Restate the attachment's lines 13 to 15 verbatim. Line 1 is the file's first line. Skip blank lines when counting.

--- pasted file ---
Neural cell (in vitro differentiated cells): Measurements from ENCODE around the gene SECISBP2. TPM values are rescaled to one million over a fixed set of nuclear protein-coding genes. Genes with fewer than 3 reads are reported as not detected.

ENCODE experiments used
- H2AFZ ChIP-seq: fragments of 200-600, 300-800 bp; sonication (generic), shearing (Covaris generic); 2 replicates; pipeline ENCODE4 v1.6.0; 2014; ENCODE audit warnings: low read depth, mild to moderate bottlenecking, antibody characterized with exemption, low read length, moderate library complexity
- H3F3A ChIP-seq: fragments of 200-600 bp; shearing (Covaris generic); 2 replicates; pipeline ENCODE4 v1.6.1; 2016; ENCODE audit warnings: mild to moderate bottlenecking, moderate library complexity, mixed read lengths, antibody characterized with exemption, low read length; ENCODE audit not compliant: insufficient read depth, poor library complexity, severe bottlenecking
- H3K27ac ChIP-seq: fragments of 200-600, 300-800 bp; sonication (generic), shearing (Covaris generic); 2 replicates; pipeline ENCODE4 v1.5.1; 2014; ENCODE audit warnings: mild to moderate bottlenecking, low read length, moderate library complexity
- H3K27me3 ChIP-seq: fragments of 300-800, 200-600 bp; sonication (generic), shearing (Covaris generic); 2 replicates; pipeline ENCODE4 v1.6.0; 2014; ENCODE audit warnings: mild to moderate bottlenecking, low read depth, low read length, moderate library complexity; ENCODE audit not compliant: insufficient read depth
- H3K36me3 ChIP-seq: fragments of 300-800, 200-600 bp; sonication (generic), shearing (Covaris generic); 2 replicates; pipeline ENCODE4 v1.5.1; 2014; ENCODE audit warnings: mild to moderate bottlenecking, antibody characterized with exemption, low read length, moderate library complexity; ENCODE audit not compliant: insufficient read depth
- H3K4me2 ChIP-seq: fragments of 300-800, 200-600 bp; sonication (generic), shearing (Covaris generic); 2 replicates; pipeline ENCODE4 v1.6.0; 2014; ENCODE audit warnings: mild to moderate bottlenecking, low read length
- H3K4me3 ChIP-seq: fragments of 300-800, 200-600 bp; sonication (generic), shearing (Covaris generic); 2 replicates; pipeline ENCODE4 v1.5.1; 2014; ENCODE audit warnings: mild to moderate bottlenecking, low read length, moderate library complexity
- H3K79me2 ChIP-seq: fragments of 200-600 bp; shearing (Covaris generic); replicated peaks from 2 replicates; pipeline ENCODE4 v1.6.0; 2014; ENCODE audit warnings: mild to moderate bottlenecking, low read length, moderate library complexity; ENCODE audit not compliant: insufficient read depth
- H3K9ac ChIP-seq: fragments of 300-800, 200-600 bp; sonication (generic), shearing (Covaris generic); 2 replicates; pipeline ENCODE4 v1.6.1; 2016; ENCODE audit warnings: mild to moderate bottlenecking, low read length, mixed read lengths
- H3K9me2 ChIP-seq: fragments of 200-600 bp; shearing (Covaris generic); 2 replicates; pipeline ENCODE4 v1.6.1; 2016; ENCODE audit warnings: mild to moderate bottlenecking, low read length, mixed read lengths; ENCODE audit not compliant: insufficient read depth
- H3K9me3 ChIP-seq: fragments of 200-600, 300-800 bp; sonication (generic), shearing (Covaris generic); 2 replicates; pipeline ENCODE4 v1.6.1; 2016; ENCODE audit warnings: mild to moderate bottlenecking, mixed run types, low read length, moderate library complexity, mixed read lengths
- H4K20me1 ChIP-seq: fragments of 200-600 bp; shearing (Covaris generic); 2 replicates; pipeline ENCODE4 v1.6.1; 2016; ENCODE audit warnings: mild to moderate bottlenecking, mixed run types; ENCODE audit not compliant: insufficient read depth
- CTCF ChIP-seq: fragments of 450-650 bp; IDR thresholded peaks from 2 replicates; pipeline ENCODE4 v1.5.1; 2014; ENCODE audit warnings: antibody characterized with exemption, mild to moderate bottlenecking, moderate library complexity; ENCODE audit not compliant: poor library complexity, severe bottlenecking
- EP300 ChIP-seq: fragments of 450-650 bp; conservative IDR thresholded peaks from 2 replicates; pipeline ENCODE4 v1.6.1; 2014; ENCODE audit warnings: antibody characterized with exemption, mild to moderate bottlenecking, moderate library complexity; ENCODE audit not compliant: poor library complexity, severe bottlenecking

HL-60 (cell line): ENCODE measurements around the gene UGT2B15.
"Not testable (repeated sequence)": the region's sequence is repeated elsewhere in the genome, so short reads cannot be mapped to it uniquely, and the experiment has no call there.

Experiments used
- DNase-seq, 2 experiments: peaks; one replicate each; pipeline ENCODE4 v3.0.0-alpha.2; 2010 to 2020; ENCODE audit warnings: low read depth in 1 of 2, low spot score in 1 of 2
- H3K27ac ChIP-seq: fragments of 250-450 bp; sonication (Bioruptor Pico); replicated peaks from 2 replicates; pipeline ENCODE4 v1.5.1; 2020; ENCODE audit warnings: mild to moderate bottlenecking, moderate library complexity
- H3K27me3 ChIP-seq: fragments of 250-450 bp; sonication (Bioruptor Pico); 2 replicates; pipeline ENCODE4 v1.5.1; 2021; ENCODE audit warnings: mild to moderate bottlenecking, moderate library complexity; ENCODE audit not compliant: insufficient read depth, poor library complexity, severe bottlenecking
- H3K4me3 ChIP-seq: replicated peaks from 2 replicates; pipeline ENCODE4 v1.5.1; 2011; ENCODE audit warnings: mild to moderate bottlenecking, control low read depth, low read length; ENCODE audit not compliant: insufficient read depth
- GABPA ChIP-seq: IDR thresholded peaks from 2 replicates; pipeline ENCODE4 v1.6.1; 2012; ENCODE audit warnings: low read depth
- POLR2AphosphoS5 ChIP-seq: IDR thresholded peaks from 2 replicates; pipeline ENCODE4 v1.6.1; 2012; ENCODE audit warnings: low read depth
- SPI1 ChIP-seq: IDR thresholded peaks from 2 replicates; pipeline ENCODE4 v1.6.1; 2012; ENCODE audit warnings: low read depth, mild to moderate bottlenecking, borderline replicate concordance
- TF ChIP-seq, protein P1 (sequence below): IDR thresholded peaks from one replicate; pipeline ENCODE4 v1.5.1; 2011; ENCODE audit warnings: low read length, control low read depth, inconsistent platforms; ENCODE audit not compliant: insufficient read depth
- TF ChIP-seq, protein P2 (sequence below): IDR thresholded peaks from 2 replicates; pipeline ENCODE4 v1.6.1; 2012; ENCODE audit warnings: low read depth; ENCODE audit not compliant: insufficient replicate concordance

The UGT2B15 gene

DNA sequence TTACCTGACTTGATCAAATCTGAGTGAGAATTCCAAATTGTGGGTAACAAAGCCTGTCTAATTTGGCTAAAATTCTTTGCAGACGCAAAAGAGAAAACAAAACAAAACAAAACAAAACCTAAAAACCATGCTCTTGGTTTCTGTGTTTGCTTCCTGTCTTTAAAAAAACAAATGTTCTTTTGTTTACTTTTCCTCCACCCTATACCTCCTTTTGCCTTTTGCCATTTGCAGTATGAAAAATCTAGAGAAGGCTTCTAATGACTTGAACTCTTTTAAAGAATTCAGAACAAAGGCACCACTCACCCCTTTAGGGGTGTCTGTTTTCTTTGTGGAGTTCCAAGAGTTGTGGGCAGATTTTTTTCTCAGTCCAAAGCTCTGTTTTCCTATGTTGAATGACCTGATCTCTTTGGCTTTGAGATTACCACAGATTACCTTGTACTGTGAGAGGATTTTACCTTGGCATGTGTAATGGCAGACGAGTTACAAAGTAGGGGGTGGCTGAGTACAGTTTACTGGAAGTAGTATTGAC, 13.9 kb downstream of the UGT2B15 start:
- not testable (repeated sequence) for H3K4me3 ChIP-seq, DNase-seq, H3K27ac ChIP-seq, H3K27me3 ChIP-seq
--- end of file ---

- H3K9me3 ChIP-seq: fragments of 200-600, 300-800 bp; sonication (generic), shearing (Covaris generic); 2 replicates; pipeline ENCODE4 v1.6.1; 2016; ENCODE audit warnings: mild to moderate bottlenecking, mixed run types, low read length, moderate library complexity, mixed read lengths
- H4K20me1 ChIP-seq: fragments of 200-600 bp; shearing (Covaris generic); 2 replicates; pipeline ENCODE4 v1.6.1; 2016; ENCODE audit warnings: mild to moderate bottlenecking, mixed run types; ENCODE audit not compliant: insufficient read depth
- CTCF ChIP-seq: fragments of 450-650 bp; IDR thresholded peaks from 2 replicates; pipeline ENCODE4 v1.5.1; 2014; ENCODE audit warnings: antibody characterized with exemption, mild to moderate bottlenecking, moderate library complexity; ENCODE audit not compliant: poor library complexity, severe bottlenecking